Reverse engineering the k-factor is the only way to determine its actual value, or at least one as close to perfect as possible. You can do this by running test bends, measuring the results, and extracting the k-factor from the BA formula that incorporates the results you measured. It might be your best option, especially if you’re creating a table.

But—and this is a big but—you also need to consider the material tolerances, including tensile, yield, and thickness. You could end up with some very precise k-factor data from a test piece, but the test piece material might not match the properties of the material you bend in production. Regardless, if you have just found the BA by bending test pieces, you might not need the k-factor anyway.

There is another way to calculate the k-factor without bending any test pieces. It’s not perfect, but then again, neither is bending a test piece. Not only can material properties change, but so can the exact properties of the tooling you use (differing amounts of friction) and different methods of forming.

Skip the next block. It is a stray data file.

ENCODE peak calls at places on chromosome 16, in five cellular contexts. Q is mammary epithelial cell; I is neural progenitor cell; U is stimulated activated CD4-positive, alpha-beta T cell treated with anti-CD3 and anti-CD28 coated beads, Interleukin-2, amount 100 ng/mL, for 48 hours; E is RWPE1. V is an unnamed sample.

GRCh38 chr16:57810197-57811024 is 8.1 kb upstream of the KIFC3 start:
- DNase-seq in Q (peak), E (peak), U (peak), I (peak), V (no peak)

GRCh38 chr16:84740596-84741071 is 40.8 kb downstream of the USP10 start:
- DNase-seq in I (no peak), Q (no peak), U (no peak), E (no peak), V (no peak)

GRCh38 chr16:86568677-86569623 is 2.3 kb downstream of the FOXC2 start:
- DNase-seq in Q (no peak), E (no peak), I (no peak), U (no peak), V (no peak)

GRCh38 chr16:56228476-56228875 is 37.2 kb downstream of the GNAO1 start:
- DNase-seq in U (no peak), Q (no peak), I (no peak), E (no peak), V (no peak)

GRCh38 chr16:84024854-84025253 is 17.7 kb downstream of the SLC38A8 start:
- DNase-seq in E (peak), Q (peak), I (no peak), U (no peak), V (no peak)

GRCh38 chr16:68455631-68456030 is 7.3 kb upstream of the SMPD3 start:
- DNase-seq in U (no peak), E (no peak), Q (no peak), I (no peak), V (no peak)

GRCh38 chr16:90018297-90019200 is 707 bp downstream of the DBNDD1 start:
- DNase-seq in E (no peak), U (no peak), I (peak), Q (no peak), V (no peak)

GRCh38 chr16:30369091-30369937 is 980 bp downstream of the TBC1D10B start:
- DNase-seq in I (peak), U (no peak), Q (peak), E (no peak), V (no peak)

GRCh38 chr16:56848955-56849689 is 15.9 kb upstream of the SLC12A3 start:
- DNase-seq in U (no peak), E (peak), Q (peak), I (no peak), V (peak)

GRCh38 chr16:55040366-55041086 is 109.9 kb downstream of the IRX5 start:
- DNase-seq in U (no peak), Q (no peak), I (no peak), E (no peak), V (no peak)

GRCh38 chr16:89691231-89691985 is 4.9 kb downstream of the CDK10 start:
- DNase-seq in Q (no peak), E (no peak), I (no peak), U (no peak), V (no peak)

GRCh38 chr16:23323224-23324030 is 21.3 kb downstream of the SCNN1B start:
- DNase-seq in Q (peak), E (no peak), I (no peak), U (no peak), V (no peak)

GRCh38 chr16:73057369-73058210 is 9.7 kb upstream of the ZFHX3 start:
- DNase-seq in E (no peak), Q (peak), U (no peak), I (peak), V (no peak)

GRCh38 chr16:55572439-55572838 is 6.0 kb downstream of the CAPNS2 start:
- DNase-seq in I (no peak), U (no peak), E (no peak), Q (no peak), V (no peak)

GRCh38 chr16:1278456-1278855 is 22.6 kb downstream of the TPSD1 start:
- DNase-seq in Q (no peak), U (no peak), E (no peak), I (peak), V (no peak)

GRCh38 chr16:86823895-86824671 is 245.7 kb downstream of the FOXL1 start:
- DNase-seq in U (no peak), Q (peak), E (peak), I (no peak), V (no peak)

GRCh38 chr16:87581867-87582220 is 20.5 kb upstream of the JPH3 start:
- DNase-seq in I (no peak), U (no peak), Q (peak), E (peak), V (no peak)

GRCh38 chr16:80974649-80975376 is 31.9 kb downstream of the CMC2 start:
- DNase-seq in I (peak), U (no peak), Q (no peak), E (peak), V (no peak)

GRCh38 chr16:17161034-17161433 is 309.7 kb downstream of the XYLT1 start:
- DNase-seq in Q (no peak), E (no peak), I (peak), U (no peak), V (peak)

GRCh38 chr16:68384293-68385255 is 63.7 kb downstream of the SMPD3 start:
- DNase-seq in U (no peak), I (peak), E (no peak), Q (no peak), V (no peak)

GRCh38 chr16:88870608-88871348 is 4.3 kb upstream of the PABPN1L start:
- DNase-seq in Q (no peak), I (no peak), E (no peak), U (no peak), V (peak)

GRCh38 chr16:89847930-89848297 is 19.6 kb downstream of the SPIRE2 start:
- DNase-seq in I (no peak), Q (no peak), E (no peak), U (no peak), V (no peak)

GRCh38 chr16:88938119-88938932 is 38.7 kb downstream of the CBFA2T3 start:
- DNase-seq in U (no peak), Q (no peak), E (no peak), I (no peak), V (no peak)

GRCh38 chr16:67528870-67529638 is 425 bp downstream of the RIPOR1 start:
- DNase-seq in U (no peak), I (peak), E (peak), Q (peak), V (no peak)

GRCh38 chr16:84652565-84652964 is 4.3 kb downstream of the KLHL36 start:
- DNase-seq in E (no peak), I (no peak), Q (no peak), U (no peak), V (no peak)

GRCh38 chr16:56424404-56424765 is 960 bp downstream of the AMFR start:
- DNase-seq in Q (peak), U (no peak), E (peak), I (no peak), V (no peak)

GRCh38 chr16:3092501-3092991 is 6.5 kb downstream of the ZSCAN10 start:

FIGURE 1. The k-factor, expressed as t/Mt, is a ratio that describes the neutral axis’s shift inward during bending.

With all that said, you can start by graphing the k-factor, as shown in Figure 3. This shows the maximum value for the k-factor at 50% of the material thickness, noted by the red line. Where the yellow and red lines meet (point 4 in the chart) represents an inside bend radius equal to four times the material thickness. Above that, you will calculate factors larger than 50%, but you shouldn’t use them. As the chart shows, you need to maintain your k-factor at that maximum 0.50 value.

Location 1 on the chart, where the blue and yellow lines meet, is the k-factor value for a sharp or minimum producible inside radius for an air form. Any value below this puts the bend into an area that exceeds the physical limits of compressibility—at least for our baseline, mild steel material. As I have stated many times before, sharp bends are the bane of air forming accuracy.

The minimum k-factor for air forming can be expressed as (4-π)/π, or 0.27324. We subtract that value from our maximum k-factor value of 0.5:

This result gives us our range of possible k-factors as noted on the yellow line on the chart. Next, we divide 0.22676 by 3:

This gives us our multiplier—that is, the number we multiply to our bend’s inside radius-to-material thickness ratio. We find that ratio by dividing the inside bend radius by material thickness. I’ll use a 0.093-in. inside bend radius in 0.062-in.-thick material.